The eleventh century saw a profound shift in the balance of power in Iberia. Between 1009 and 1031 the caliphate disintegrated, to be replaced by a multiplicity of Islamic city-states (taifas) of varying size and resources. The Christians exploited the endemic political instability and military weakness of the taifas by forcing them to pay sizeable sums in tribute in return for military “protection.” The Christians were also able to make important territorial gains. Most spectacular of all, in 1085 Alfonso VI of León-Castile (r. 1065–1109) conquered the Muslim taifa of Toledo and with it a vast swath of central Spain. Another to profit from the kaleidoscopic political scene was the Castilian noble Rodrigo Díaz, better known as El Cid, who conquered the taifa of Valencia in 1094. The fall of Toledo sent shock waves throughout al-Andalus, prompting the Almoravids, a Berber Muslim sect, to intervene and defeat Alfonso VI in battle near Badajoz in 1086; they subsequently brought the remaining taifas under their authority.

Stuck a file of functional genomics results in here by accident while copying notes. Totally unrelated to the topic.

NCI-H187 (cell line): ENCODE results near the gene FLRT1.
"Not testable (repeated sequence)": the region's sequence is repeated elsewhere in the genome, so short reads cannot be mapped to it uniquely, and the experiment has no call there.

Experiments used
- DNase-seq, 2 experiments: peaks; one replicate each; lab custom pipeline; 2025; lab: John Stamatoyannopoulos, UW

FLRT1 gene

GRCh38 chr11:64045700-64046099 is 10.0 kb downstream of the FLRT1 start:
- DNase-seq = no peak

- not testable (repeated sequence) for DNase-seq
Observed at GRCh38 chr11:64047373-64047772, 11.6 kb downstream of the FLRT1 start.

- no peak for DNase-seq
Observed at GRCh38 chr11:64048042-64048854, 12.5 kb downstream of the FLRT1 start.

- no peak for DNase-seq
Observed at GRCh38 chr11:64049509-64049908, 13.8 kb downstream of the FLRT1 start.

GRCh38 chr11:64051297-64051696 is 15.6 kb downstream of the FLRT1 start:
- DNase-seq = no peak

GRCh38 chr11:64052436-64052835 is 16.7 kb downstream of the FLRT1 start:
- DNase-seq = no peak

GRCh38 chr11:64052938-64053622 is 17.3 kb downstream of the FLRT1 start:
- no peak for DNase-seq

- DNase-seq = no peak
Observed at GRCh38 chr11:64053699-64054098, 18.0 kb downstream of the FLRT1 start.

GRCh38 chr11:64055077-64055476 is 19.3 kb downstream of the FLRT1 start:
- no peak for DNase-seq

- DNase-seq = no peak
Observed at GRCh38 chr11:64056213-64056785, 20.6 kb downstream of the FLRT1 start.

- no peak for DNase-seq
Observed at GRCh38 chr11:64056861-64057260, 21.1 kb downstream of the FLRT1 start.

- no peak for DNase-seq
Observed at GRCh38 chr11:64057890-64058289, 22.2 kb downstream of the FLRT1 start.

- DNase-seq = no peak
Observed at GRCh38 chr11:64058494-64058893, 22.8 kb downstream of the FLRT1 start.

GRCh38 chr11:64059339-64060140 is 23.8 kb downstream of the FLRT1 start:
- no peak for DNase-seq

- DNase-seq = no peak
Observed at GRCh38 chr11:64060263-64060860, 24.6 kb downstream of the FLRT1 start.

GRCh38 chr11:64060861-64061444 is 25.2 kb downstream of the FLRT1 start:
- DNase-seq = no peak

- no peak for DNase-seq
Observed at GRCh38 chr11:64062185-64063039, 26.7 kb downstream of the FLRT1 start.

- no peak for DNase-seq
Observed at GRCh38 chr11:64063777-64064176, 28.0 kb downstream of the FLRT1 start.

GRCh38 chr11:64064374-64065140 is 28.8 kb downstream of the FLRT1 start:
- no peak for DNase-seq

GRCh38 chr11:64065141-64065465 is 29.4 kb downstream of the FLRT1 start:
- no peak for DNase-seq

The wars of the late eleventh century rekindled the ideology of reconquista, itself further sharpened by the introduction of the ideas and institutions of crusade. Encouraged by papal pronouncements, which began to equate the Iberian campaigns against Islam with the crusading expeditions to the Holy Land, the idea that military activity against Muslims had a penitential value took root in the Peninsula. It was thus with contingents of foreign crusaders that Alfonso I of Aragon (r. 1104–1134) conquered Saragossa in 1118; Alfonso VII of León-Castile (r. 1126–1157) seized Almería and Afonso I, the first king of Portugal (r. 1128–1185), captured Lisbon, both in 1147; and Ramón Berenguer IV (r. 131–1162) of Aragon-Catalonia captured Tortosa and Lérida in 1148 and 1149, respectively. The crumbling of Almoravid authority in al-Andalus and North Africa facilitated the Christian advances of the 1140s, but further expansion into the area south of the Tagus and Ebro rivers was hindered by infighting among the Christian states and the arrival of a new Berber power in al-Andalus, the Almohads. During the second half of the twelfth century, the Almohads launched numerous attacks against Christian positions and inflicted a major defeat on Alfonso VIII of Castile (r. 1158–1214) at Alarcos in 1195. However, the southern Christian frontier was bolstered by the foundation of a number of indigenous military orders—particularly those of Calatrava (1158), Santiago (1170), and Alcántara (1176)—and by the expertise of the local town militias, whose raiding expeditions devastated the economy of the exposed Muslim communities to the south. In July 1212, Alfonso VIII, with papal backing and Navarrese and Aragonese support, crushed the Almohads at Las Navas de Tolosa and opened the road to southern Spain.